Also known as Pork Bush or Elephant’s Food, this indigenous evergreen is an environmental miracle worker, with the potential to tackle carbon emissions like no other plant can.
South Africa – Spekboom (Portulacaria Afra) is an incredible plant found in South Africa which is a marvellous drought tolerant, a phenomenal carbon sponge and an excellent soil binding flora that prevents soil erosion.
And planting it in your own garden is a way to help the environment and climate change!
The name Spekboom literally translates to ‘bacon tree’, but this lush, emerald succulent plant with juicy, round leaves and an unmistakable, lemony flavour is very far from bacon at all. It grows naturally in the Western Cape and very prolifically in the Eastern Cape, where it earned its other name, ‘elephant’s food’, due to its important place in the diet of elephants… the elephants of Addo Elephant Park have been known to eat up to 200kg of Spekboom per day!!!
But it’s real power lies in its ability to tackle carbon emissions.
Hectare for hectare, Spekboom thicket is ten times more effective than the Amazon rainforest at removing carbon dioxide from the atmosphere. One hectare of Spekboom can sequester between 4 and 10 tonnes of carbon per year. This makes it a powerful tool in the fight against climate change and the move towards a zero-carbon world.
According to The Spekboom Foundation, “Spekboom has enormous carbon-storing capabilities. Its capacity to offset harmful carbon emissions is compared to that of moist, subtropical forests. This remarkable plant is unique in that it stores solar energy to perform photosynthesis at night. This makes a spekboom thicket 10 times more effective per hectare at carbon fixing than any tropical rainforest.”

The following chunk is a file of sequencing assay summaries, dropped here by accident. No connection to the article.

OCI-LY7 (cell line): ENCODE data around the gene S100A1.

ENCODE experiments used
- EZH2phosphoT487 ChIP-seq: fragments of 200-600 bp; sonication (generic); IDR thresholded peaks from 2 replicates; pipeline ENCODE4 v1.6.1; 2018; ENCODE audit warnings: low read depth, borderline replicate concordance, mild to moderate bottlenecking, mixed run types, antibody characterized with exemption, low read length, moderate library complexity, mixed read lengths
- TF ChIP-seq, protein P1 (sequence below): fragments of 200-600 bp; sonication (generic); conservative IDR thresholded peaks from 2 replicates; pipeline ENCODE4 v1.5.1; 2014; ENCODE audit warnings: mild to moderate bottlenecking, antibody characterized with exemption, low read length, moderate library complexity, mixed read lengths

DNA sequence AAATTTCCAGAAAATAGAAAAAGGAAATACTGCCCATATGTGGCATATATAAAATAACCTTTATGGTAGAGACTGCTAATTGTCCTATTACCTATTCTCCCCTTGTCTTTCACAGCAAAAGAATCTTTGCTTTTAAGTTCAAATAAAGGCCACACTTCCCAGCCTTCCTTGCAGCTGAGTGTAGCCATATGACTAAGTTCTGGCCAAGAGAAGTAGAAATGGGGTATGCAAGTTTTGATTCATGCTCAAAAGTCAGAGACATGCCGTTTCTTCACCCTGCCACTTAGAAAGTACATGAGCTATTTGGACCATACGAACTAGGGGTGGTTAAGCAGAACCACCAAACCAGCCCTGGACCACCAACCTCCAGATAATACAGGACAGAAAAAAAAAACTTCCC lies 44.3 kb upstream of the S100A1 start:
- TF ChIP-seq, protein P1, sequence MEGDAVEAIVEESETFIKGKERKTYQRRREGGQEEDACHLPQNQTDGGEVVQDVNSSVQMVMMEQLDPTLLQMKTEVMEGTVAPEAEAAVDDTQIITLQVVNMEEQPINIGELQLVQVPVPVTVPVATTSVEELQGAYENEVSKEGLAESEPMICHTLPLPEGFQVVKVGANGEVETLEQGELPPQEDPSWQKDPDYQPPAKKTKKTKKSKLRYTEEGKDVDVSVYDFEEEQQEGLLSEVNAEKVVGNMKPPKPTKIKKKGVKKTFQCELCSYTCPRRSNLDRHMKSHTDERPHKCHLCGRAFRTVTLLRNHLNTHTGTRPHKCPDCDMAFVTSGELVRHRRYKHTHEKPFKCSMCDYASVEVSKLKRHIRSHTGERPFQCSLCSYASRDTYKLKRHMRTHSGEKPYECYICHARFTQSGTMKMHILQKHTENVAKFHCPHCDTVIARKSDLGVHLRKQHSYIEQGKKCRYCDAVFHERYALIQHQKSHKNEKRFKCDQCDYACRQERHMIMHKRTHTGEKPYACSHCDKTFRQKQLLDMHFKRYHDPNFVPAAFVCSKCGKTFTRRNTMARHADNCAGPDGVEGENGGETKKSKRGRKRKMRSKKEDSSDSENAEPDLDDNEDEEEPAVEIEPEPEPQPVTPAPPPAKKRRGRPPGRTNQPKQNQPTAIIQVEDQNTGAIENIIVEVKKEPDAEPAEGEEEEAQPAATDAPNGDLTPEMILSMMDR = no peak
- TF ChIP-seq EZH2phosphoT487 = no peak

The miracle plant has been shown to be an outlier, relatively unrelated to the other genera in the family, which are all restricted to small ranges in the arid far west of Southern Africa.
It is very widespread in the east of South Africa (including Eswatini). In this moist climate, it is relatively rare and tends to favour dryer rocky outcrops and slopes. The plant is also found in much denser numbers in the dryer southern Cape. Here it occurs from the Little Karoo of the Western Cape, eastwards up until the thicket vegetation of the Eastern Cape.
But Spekboom can be grown almost anywhere in South Africa and is easily propagated, which is great news for budget gardeners. Simply cut or break off a piece of a spekboom, let it dry out for one or two days and then stick it in the ground.
Give it a little water every few days, and you’ll soon have a new spekboom plant of your own to help the environment and climate change!